Eric Hayden

Eric Hayden

AUV Specialist
Mechanical Engineer
Woods Hole Oceanographic Institution

Tell us about your work/research. What kinds of things do you do?

As a mechanical engineer at WHOI, I've played a supporting role in many different scientific and engineering visions. Generally, I design, prepare and deploy equipment needed for scientists to achieve their oceanographic goals. I spend about half of my time in front of my computer and the other half doing lab/field work; anything from careful CAD design to last-minute hose clamps and electrical tape.

What sparked your initial interest in your career?

When I started working at WHOI, I wasn't sure what I wanted to do, but I quickly fell in love with my job as an assistant engineer. My boss was in high demand for his expertise, and I saw how many interesting projects he was involved in, and how many intelligent, creative people he had formed relationships with. By definition, our job as engineers required us to develop new techniques to support others' new ideas. This was, and still is, very exciting to me.

Who influenced you or encouraged you the most?

My first supervisor at WHOI played a key role in me becoming an engineer. I started working for him at an entry-level position, and I wasn't looking for much more than a paycheck at the time. He began teaching me how to do all of the engineering work that he was doing, introducing me to others as his "assistant". It meant a lot to me at the time, and was the catalyst for my pursuit of a mechanical engineering degree.

What element of your work/study do you think is the most fascinating?

Exploring the unknown is always exciting, but I particularly enjoy the challenge of ocean exploration. The ocean is a harsh environment that will crush instruments, corrode fasteners and short electronics if given the chance. Trying to take measurements of the very environment that wants to destroy your equipment is a fun (albeit frustrating) game.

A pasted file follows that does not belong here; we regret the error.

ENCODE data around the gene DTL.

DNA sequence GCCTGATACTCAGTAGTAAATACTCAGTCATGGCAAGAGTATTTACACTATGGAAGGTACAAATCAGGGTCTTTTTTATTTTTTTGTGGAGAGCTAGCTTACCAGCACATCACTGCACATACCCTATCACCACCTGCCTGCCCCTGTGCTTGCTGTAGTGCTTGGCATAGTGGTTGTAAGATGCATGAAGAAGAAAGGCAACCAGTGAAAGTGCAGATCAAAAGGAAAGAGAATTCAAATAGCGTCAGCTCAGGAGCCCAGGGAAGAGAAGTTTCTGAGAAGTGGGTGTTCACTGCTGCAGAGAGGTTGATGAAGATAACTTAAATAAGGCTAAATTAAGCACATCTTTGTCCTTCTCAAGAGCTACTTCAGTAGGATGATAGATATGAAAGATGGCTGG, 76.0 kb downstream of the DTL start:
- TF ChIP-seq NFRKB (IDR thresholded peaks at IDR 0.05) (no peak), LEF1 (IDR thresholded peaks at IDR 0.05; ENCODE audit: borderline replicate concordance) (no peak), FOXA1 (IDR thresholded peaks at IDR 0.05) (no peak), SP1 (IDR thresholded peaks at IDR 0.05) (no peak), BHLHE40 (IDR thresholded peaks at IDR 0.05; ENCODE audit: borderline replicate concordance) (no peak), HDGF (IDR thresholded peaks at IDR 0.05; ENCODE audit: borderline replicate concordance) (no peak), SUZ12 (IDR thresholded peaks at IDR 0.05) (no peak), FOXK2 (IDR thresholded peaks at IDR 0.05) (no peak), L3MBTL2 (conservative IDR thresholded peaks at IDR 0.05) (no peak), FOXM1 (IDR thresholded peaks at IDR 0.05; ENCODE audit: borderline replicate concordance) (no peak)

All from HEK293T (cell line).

What other jobs led you to your current career?

Prior to my current career, or even an acknowledged interest in engineering, I worked in a bicycle shop, and then as a solderer in a data logger company. In retrospect, these gave me some good hands-on skills to supplement the academics that would come later. I currently have a side job as a diver, which keeps me directly in touch with the ocean and how different things behave in it.

What are your degrees and certifications?

Bachelor of Science in Mechanical Engineering -- UMass Dartmouth 2013

What are your hobbies?

I enjoy biking, running, and my side jobs as a musician and diver. My happiness is closely related to that of my dog.

How did you get involved with the Ocean Exploration Trust?

My work at WHOI has led me to become part of the Mesobot team this past year. I was asked to attend this cruise, and happily accepted.

What advice would you give someone who wants to have a career like yours?

The biggest on-paper requirement for my current position is a degree in engineering. That's important as it provides the basic foundation for a more specific engineering career. Aside from that, very little in my professional life has gone according to plan. When I began working at WHOI, I had basically flipped a coin to decide whether I would work in a biology or engineering lab. I began going on cruises (and subsequently met my wife) because I was filling in for guy that was out sick. I became involved with the Mesobot AUV after bumping into someone in the hallway and showing interest in what they were doing. Having a plan is important, but I've found more success when I also stay open to the unexpected opportunities that pop up. Working well with others is also very important, as most of what I do involves being part of a team. I try my best to stay humble and teachable in all situations. When I start thinking I know it all, I'm in trouble.


Eric participated in the following Ocean Exploration Trust expeditions: